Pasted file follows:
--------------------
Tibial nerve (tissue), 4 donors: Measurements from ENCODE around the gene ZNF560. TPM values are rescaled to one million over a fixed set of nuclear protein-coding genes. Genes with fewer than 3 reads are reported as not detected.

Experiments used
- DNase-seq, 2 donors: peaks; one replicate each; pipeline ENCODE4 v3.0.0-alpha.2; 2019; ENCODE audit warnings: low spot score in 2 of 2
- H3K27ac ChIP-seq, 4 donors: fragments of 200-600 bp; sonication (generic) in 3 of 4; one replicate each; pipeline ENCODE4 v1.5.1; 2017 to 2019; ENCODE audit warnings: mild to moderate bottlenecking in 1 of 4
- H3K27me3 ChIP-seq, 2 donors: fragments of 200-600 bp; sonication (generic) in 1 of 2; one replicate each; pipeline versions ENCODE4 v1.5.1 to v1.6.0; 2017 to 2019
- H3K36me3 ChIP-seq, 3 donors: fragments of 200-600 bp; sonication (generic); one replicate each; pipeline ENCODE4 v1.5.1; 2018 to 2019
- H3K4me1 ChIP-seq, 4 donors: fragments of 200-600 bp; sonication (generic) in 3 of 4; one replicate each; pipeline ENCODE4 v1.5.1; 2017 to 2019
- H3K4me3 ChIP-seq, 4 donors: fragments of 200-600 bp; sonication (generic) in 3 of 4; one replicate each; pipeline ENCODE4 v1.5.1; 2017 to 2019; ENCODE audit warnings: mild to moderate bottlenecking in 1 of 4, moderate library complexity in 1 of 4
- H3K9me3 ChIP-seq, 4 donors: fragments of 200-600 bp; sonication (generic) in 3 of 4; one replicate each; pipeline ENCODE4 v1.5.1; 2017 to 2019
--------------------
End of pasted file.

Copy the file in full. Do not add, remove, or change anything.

Tibial nerve (tissue), 4 donors: Measurements from ENCODE around the gene ZNF560. TPM values are rescaled to one million over a fixed set of nuclear protein-coding genes. Genes with fewer than 3 reads are reported as not detected.

Experiments used
- DNase-seq, 2 donors: peaks; one replicate each; pipeline ENCODE4 v3.0.0-alpha.2; 2019; ENCODE audit warnings: low spot score in 2 of 2
- H3K27ac ChIP-seq, 4 donors: fragments of 200-600 bp; sonication (generic) in 3 of 4; one replicate each; pipeline ENCODE4 v1.5.1; 2017 to 2019; ENCODE audit warnings: mild to moderate bottlenecking in 1 of 4
- H3K27me3 ChIP-seq, 2 donors: fragments of 200-600 bp; sonication (generic) in 1 of 2; one replicate each; pipeline versions ENCODE4 v1.5.1 to v1.6.0; 2017 to 2019
- H3K36me3 ChIP-seq, 3 donors: fragments of 200-600 bp; sonication (generic); one replicate each; pipeline ENCODE4 v1.5.1; 2018 to 2019
- H3K4me1 ChIP-seq, 4 donors: fragments of 200-600 bp; sonication (generic) in 3 of 4; one replicate each; pipeline ENCODE4 v1.5.1; 2017 to 2019
- H3K4me3 ChIP-seq, 4 donors: fragments of 200-600 bp; sonication (generic) in 3 of 4; one replicate each; pipeline ENCODE4 v1.5.1; 2017 to 2019; ENCODE audit warnings: mild to moderate bottlenecking in 1 of 4, moderate library complexity in 1 of 4
- H3K9me3 ChIP-seq, 4 donors: fragments of 200-600 bp; sonication (generic) in 3 of 4; one replicate each; pipeline ENCODE4 v1.5.1; 2017 to 2019